Hi,

I have the following goal: `(Y <> X /\ X `<=` Y) = (Y != X /\ X `<=` Y)`

where Y and X are set T. Is it possible to prove it with a single tactic ? Currently I'm calling propeqE, splitting, and destructing the hypothesises in order to apply /eqP (eg `rewrite propeqE; split; by move => [] /eqP.`

). This is because I don't know how to apply the /eqP view to either <> or != in the goal...

Would “repeat f_equal” help (never tried with math-comp)? The other way would be to rewrite somehow with eqP, but I don’t know the right lemmas for that (if they even exist)

The common thing to do when using `mathcomp`

is to never introduce `_ <> _`

for anything that has a decidable equality, at least when working without classical assumptions. Juddging from your use of `propeqE`

, you are using the `analysis`

library, which seems to be exporting the morphisms for setoid rewriting. Hence you can do `by rewrite propeqE (rwP eqP) (rwP negP).`

Maybe @Cyril Cohen can comment on what's the best practice regarding boolean statements in the setting where `Prop`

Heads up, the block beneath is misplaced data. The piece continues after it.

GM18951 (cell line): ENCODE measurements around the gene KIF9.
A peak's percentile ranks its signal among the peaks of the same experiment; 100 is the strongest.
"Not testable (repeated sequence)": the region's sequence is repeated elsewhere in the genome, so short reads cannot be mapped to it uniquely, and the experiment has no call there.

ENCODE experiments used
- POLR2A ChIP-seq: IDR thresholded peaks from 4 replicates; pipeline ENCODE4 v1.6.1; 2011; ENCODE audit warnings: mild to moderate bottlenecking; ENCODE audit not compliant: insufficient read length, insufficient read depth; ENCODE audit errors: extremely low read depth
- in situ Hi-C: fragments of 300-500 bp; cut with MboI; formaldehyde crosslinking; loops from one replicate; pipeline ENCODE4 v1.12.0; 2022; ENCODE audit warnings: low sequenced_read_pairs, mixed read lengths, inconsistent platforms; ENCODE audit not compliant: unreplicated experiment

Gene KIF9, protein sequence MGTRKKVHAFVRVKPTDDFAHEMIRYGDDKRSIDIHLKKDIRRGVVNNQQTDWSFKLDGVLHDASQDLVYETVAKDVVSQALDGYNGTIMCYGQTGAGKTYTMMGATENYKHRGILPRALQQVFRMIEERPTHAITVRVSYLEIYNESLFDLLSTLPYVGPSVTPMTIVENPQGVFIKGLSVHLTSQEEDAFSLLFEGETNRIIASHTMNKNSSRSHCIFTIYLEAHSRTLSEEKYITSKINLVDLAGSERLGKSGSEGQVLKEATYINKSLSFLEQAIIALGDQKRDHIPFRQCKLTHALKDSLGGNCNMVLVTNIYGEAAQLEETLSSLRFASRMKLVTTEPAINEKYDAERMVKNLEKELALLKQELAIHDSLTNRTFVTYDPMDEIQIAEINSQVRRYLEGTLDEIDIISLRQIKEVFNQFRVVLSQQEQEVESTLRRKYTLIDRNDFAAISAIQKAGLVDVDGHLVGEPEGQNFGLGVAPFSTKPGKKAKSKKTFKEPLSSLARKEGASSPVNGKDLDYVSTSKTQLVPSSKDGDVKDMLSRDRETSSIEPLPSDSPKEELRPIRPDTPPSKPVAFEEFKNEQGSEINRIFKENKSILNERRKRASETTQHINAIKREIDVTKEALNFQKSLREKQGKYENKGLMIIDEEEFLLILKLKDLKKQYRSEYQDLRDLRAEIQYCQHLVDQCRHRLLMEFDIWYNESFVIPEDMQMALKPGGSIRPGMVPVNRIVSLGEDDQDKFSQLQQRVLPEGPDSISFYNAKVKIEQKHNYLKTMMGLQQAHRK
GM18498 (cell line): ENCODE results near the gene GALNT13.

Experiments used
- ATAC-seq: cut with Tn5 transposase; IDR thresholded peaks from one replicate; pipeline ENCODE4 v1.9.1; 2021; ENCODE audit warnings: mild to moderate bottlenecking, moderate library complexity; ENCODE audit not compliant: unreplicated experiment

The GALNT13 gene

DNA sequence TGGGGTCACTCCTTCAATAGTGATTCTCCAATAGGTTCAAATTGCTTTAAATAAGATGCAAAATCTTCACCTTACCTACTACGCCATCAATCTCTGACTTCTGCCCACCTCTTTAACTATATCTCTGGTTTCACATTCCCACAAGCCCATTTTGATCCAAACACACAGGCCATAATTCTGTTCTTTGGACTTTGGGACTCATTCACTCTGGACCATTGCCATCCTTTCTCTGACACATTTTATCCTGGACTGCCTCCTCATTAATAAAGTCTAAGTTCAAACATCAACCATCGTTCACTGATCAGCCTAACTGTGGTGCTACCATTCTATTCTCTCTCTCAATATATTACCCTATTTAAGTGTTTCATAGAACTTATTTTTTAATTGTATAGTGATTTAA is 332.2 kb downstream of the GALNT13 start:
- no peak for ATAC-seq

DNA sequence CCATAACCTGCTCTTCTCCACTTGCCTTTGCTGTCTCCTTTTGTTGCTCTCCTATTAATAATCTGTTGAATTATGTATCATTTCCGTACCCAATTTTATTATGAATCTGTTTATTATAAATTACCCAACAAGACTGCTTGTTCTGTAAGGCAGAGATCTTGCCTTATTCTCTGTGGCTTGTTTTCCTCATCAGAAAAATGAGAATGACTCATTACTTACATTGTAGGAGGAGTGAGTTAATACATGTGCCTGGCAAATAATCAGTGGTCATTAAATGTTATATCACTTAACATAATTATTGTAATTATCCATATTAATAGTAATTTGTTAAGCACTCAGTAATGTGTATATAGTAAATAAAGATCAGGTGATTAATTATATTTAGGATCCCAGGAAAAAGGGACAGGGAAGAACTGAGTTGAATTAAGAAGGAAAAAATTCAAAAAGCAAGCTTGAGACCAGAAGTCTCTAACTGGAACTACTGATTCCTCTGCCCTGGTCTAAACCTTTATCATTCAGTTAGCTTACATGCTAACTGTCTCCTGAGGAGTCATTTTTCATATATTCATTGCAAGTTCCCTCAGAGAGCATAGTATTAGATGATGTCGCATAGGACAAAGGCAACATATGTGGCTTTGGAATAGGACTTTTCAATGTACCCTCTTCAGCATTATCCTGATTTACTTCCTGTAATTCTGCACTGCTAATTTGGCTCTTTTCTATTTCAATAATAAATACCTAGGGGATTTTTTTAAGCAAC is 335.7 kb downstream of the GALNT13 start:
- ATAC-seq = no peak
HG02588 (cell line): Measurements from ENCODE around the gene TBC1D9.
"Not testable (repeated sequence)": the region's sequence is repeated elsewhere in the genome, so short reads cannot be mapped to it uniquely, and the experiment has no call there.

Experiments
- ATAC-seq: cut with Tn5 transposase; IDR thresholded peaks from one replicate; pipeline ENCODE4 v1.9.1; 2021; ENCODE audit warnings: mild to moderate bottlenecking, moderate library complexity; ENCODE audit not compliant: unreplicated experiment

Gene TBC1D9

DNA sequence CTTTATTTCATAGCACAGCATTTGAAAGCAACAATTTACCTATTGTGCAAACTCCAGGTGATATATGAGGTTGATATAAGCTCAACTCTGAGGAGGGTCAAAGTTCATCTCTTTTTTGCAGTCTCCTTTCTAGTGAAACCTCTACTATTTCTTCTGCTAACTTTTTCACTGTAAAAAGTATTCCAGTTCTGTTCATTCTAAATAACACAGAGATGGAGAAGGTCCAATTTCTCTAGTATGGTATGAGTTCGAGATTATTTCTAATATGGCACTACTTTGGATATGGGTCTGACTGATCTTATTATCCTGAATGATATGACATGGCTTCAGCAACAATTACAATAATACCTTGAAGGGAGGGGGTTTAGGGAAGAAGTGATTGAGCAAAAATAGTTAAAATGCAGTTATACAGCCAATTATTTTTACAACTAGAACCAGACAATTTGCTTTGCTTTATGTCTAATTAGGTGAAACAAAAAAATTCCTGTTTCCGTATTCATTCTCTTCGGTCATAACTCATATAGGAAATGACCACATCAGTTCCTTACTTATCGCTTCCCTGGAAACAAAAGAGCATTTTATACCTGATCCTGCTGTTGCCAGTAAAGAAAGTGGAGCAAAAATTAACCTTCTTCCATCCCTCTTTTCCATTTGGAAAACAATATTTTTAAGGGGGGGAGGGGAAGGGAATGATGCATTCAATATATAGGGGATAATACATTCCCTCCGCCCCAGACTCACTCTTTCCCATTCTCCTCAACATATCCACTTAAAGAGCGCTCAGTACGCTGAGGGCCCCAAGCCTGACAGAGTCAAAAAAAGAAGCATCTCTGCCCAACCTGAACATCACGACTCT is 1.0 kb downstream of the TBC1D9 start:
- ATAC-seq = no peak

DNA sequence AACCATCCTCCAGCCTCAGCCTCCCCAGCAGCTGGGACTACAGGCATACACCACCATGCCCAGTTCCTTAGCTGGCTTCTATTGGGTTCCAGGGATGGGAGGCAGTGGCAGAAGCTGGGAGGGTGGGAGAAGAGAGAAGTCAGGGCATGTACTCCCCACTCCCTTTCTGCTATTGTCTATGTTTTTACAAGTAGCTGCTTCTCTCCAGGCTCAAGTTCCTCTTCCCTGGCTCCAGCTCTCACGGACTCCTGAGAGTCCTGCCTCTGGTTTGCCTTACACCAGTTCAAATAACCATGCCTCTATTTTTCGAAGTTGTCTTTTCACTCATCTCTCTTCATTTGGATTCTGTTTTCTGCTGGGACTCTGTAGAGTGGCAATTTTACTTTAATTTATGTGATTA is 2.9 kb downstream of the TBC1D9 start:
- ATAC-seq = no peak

and `bool`

are essentially the same.

It's not impossible that I misused some of the lemma in boolp, I wanted to transform `(Y != X) && `[< X `<=` Y >] = (X != Y /\ X `<=` Y)`

into something with a `/\`

, in boolp there is an `asbool_and`

lemma but for some reason it doesn't want to apply on the initial goal, so I resorted to use asbool_neg which transform the inequality into a `[< X <> Y>]`

actually it works if I use `rewrite -[Y != X]asboolb.`

but it feels a bit awkward to specify the pattern to match

Hmm, `(Y != X) && `[< X `<=` Y >] = (X != Y /\ X `<=` Y)`

is an equation between a boolean and a proposition and doesn't typecheck. And, looking at the lemmas in `boolp`

, I'm surprised to not find something like

```
Lemma asboolEb (b : bool) : `[< b >] = b. Proof. by apply/asboolP/idP. Qed.
```

I think you will need to wait for someone more familiar with this classical setting than me to comment on the best practices.

@Christian Doczkal Isn't it the lemma `asboolb`

?

Well, I installed the latest stable (0.3.2), because the question from @vlj had made me curious, and that version doesn't have `asboolb`

. :shrug:

I'm on master

Last updated: Feb 08 2023 at 04:04 UTC